Advanced Formal Verification

edited by

Rolf Drechsler

Kluwer Academic Publishers
ISBN 1-4020-7721-1

Advanced Formal Verification
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For further information on the book and an overview of the contents the preface is also available in pdf-format.

Book Summary:
Modern circuits may contain up to several hundred million transistors. In the meantime it has been observed that verification becomes the major bottleneck in design flows, i.e. up to 80% of the overall design costs are due to verification. This is one of the reasons why recently several methods have been proposed as alternatives to classical simulation. Simulation alone cannot guarantee sufficient coverage of the design resulting in bugs that may remain undetected.

As alternatives formal verification techniques have been proposed. Instead of simulating a design the correctness is proven by formal techniques. There are many different areas where these approaches can be used, like equivalence checking, property checking or symbolic simulation. Meanwhile these methods have been successfully applied in many industrial projects and have become the state-of-the-art technique in several fields. But the deployment of the existing tools in real-world projects also showed the weaknesses and problems of formal verification techniques. This gave motivating impulses for tool developers and researchers.

Advanced Formal Verification shows the latest developments in the verification domain from the perspectives of the user and the developer. World leading experts describe the underlying methods of today's verification tools and describe various scenarios from industrial practice. In the first part of the book the core techniques of today's formal verification tools, like SAT and BDDs are addressed. In addition, instances known to be difficult, like multipliers, are studied. The second part gives insight in professional tools and the underlying methodology, like property checking and assertion based verification. Finally, to cope with complete system on chip designs also analog components have to be considered.

In this book the state-of-the-art in many important fields of formal verification is described. Besides the description of the most recent research results, open problems and challenging research areas are addressed. Because of this, the book is intended for CAD developers and researchers in the verification domain, where formal techniques become a core technology to successful circuit and system design. Furthermore, the book is an excellent reference for users of verification tools to get a better understanding of the internal principles and by this to drive the tools to the highest performance. In this context the book is dedicated to all people in industry and academia to keep informed about the most recent developments in the field of formal verification.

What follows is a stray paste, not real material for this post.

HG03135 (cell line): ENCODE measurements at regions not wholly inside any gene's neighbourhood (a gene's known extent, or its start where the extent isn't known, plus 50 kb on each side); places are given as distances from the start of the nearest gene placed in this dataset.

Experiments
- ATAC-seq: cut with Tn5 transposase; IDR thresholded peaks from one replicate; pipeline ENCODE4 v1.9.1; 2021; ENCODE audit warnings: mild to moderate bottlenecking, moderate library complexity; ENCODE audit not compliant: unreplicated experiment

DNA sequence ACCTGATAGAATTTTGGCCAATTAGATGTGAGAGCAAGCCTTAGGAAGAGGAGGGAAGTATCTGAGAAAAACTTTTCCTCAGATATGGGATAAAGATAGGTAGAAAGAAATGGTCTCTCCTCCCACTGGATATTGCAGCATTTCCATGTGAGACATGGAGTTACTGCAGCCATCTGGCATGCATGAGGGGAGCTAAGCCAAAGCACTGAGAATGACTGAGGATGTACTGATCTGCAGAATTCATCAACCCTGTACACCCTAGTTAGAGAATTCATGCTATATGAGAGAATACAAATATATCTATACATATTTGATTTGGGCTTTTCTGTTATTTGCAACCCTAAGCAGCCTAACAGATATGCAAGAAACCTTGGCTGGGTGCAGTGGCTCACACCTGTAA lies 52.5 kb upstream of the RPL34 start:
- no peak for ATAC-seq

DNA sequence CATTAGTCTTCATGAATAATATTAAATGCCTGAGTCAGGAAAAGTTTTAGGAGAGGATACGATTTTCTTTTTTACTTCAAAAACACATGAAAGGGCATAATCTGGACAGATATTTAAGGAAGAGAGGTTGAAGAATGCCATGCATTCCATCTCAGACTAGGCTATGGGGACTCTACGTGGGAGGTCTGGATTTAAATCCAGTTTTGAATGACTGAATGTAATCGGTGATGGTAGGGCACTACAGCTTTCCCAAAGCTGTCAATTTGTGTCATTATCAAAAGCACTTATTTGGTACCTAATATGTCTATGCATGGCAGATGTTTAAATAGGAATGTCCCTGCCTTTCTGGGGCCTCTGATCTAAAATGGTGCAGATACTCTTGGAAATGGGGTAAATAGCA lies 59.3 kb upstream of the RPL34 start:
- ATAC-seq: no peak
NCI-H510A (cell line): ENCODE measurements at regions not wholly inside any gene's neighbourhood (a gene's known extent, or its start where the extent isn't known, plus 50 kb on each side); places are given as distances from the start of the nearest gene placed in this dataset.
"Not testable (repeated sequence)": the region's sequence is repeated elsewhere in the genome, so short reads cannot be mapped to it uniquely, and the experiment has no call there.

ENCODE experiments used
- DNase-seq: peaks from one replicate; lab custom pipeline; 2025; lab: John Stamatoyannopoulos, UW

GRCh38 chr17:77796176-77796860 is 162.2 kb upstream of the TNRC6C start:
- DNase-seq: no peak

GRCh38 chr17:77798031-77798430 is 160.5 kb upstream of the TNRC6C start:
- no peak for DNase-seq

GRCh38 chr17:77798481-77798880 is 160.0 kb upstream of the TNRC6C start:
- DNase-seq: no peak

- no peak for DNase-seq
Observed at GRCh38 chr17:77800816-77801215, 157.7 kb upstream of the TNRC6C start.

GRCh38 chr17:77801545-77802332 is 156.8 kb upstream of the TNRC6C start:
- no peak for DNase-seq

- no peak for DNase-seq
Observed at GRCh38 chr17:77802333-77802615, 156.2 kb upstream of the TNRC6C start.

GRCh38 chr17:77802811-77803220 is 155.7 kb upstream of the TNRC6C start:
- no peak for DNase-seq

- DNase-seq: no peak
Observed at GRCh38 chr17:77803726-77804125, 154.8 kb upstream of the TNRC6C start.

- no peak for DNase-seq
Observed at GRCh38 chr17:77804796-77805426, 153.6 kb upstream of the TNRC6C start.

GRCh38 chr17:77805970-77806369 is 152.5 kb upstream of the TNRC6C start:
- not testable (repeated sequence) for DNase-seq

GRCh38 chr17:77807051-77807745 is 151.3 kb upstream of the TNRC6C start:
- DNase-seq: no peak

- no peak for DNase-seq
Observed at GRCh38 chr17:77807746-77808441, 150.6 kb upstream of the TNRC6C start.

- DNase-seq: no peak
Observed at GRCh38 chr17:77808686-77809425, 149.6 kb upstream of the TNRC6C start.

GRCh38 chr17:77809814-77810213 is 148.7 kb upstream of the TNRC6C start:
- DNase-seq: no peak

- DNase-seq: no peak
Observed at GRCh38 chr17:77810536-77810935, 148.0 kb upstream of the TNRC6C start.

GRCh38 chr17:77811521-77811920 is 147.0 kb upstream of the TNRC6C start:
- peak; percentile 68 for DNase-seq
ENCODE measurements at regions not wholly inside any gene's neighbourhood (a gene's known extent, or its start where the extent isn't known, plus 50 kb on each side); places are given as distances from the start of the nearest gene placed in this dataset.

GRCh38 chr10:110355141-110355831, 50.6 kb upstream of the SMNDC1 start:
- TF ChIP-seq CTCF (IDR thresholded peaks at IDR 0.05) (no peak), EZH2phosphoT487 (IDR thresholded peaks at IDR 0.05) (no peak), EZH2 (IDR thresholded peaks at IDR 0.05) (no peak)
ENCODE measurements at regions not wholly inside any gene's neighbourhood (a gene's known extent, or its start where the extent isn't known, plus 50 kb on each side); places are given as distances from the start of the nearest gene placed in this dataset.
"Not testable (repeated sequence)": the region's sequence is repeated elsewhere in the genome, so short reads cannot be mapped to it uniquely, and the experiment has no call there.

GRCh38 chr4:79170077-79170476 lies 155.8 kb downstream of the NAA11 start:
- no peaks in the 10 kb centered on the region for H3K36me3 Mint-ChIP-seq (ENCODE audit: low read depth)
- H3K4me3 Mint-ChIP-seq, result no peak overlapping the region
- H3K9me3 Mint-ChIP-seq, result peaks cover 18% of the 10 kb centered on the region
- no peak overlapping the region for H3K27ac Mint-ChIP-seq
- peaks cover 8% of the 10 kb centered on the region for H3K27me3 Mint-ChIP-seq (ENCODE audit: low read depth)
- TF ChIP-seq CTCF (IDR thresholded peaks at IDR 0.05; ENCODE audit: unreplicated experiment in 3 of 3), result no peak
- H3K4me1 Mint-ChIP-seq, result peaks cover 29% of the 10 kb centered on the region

Edited by:
Prof. Dr. Rolf Drechsler Rolf Drechsler received his diploma and Dr. phil. nat. degree in computer science from the J.W. Goethe-University in Frankfurt am Main, Germany, in 1992 and 1995, respectively. He was with the Institute of Computer Science at the Albert-Ludwigs-University of Freiburg im Breisgau, Germany from 1995 to 2000. He joined the Corporate Technology Department of Siemens AG, Munich in 2000, where he worked as a Senior Engineer in the formal verification group. Since October 2001 he is with the University of Bremen, Germany, where he is now a full professor for computer architecture. He published five books at Kluwer Academic Publishers. His research interests include verification, logic synthesis, and evolutionary algorithms.

Contributing Authors of this Book

Table of Contents:

by R. Drechsler.
  1. Formal Verification.
  2. Challenges.
  3. Contributions to this Book.

1: What SAT-Solvers Can and Cannot Do
by E. Goldberg.
  1. Introduction.
  2. Hard Equivalence Checking CNF Formulas.
  3. Stable Sets of Points.

2: Advancements in Mixed BDD and SAT Techniques
by G. Cabodi, S. Quer.
  1. Introduction.
  2. Background.
  3. Comparing SAT and BDD Approaches: Are they Different?
  4. Decision Diagrams as a Slave Engine in General SAT: Clause Compression by Means of ZBDDs.
  5. Decision Diagram Preprocessing and Circuit-Based SAT.
  6. Using SAT in Symbolic Reachability Analysis.
  7. Conclusion, Remarks and Future Works.

3: Equivalence Checking of Arithmetic Circuits
by D. Stoffel, E. Karibaev, I. Kufareva, W. Kunz.
  1. Introduction.
  2. Verification Using Functional Properties.
  3. Bit-Level Decision Diagrams.
  4. Word-Level Decision Diagrams.
  5. Arithmetic Bit-Level Verification.
  6. Conclusion.
  7. Future Perspectives.

4: Application of Property Checking
by R. Brinkmann, P. Johannsen, K. Winkelmann.
  1. Circuit Verification Environment: User's View.
  2. Circuit Verification Environment: Underlying Techniques.
  3. Exploiting Symmetries.
  4. Automated Data Path Scaling to Speed Up Property Checking.
  5. Property Checking Use Cases.
  6. Summary.

5: Assertion-Based Verification
by C.N. Coelho Jr, H.D. Foster.
  1. Introduction.
  2. Assertion Specification.
  3. Assertion Libraries.
  4. Assertion Simulation.
  5. Assertions and Formal Verification.
  6. Assertions and Synthesis.
  7. PCI Property Specification Example.
  8. Summary.

6: Formal Verification for Nonlinear Analog Systems
by W. Hartong, R. Klausen, L. Hedrich.
  1. Introduction.
  2. System Description.
  3. Equivalence Checking.
  4. Model Checking.
  5. Summary.
  6. Acknowledgement. Appendix: Mathematical Symbols